This community-orientation has diminished in Russia today, leaving people uncertain what ethics to believe in, but a decade or two ago, there was still considerable mutual monitoring. A stranger might stop you on the street and advise you to button up your overcoat. One Canadian friend recounted having gone to a bank in Moscow, where she was studying for a year, intending to withdraw money. The teller advised her against taking out so much cash. She had to explain that she was getting married and would need an unusual amount. On another occasion, when walking through a library carrying a dozen books, my friend was stopped by a librarian, who told her that it was “uncultured” to carry so many at one time; she should make two trips instead!

I‘m uncertain what to think of this ethic. Extreme seems to go with the totalitarian social control of the communist days. Did the librarian also denounce her neighbor to the secret police? What would follow if my Canadian friend were to reply, “Mind your own business!”?

No doubt social interactions are more polite in an individualistic culture. People don’t even criticize their own friends – much less strangers — even when they are concerned about them. If we want more mutuality and even more intimacy, we have to authorize each other to make blunt comments. On balance, I’m prepared to do that, though I feel uncomfortable after I’ve done so — especially if I’ve appeared rude. Civil society, the realm outside of government, requires a great sense of responsibility for each other. It is too easy to retreat into polite conversations about private matters – family, health, styles, new consumer items, office politics — instead of larger public issues that may be contentious. Folk wisdom in North America advises people to avoid politics and religion. Those are the topics I most enjoy discussing – and certainly the topics that are most important for our collective life.

Community spirit varies from one society to another. Etzioni see it most fully manifested in Scandinavia. He does not find it well developed nowadays in , mainly because of the conflicts between different communities — obviously between Arabs and Jews, but also between secular and religious Jews. Personally, I think that certain other societies are even more individualistic than North America: societies in particular. I remember reading Aung San Suu Kyi’s opinion that it was hard to organize nonviolent resistance to the dictatorship in Burma because Burmese people are not affiliated to any particular temple as a community, the way Christians are to their own parish church. Also, salvation for the Buddhist is entirely a result of personal meditation and insight; no monk, community, or congregation can help. That moral isolation is radical individualism. Probably a moderate balance between the extremes is best.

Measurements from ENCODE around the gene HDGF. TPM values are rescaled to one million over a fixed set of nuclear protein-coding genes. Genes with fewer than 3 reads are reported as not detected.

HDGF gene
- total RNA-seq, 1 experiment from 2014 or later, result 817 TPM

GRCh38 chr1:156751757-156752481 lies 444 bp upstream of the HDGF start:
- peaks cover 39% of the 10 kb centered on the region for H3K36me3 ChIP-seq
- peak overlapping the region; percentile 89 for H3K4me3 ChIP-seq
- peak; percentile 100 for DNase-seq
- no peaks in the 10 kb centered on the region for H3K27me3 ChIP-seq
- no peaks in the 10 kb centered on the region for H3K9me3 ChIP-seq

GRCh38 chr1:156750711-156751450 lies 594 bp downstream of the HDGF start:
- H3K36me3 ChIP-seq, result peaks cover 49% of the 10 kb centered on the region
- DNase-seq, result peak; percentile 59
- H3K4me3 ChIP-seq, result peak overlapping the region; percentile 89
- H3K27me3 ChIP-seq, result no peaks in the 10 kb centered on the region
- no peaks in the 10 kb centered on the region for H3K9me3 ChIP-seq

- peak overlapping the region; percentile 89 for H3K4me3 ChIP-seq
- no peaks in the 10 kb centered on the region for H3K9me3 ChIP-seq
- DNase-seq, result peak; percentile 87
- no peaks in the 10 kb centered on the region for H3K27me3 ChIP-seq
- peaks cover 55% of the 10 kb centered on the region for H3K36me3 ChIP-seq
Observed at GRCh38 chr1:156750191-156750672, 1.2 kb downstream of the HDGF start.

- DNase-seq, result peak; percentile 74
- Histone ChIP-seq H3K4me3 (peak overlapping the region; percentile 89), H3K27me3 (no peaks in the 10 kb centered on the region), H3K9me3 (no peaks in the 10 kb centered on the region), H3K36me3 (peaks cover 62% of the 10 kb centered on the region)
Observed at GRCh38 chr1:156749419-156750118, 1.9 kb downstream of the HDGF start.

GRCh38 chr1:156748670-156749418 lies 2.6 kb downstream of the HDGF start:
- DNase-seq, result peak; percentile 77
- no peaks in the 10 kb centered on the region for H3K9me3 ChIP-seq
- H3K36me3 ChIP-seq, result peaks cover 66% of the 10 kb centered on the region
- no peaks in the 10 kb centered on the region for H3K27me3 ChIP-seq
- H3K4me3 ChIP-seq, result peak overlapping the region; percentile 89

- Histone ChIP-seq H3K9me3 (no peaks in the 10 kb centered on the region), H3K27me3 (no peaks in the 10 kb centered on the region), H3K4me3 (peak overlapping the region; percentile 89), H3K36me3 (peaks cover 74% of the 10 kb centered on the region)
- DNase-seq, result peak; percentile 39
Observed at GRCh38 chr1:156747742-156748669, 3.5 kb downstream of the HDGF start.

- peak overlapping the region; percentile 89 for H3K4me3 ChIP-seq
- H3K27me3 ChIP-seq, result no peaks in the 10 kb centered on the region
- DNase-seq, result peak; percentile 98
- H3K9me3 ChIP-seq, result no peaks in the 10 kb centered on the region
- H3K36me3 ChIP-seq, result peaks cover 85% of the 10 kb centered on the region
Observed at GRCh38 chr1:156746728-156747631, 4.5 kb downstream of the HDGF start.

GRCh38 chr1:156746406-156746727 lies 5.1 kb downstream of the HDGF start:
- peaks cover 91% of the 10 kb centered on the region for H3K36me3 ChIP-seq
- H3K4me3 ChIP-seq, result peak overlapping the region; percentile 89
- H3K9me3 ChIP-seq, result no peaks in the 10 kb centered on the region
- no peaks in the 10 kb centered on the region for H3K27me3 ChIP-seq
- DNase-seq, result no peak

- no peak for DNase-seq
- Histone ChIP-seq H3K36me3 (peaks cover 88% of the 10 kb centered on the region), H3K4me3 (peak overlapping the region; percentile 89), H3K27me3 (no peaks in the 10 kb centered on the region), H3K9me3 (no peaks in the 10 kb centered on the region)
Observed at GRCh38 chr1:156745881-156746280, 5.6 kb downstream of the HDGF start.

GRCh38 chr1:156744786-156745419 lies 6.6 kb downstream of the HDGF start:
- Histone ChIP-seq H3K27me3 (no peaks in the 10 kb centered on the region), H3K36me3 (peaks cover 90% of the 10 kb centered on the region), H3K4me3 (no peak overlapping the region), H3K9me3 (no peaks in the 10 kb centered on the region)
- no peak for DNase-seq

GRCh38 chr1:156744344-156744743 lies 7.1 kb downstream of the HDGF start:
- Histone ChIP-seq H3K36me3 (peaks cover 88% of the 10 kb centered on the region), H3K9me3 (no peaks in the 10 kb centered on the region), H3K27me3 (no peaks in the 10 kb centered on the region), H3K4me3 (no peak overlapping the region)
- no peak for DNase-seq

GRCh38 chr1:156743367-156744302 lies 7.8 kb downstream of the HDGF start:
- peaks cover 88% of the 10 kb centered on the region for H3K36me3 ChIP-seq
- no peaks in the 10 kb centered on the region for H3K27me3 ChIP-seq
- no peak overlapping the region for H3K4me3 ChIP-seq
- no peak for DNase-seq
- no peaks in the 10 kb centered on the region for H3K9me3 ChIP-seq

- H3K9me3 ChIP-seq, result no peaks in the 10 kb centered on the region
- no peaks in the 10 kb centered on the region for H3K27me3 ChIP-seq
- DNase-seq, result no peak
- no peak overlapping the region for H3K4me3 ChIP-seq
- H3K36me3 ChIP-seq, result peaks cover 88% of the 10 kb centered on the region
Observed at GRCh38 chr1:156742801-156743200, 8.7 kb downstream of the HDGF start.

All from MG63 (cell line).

(See Etzioni’s blog: http://www.amitai-notes.com/blog/.)


Anonymous rex said...

If I consider 'my (or our), business' to be 'the well-being of all life', then I am 'minding my own business' when (without any arrogance) I tell others that it seems to me that what they are doing could be somewhat damaging. Of course, since we all need respect, I must be as respectful as I can be when I do so! [And I must do so 'without any arrogance' because I know that because I am human, I could be mistaken!]
Also, because I am committed to respect all life, I must (when it seems appropriate) invite others to 'keep me on the ball' or before too long none of us will have any 'ball' to be on!

9:06 AM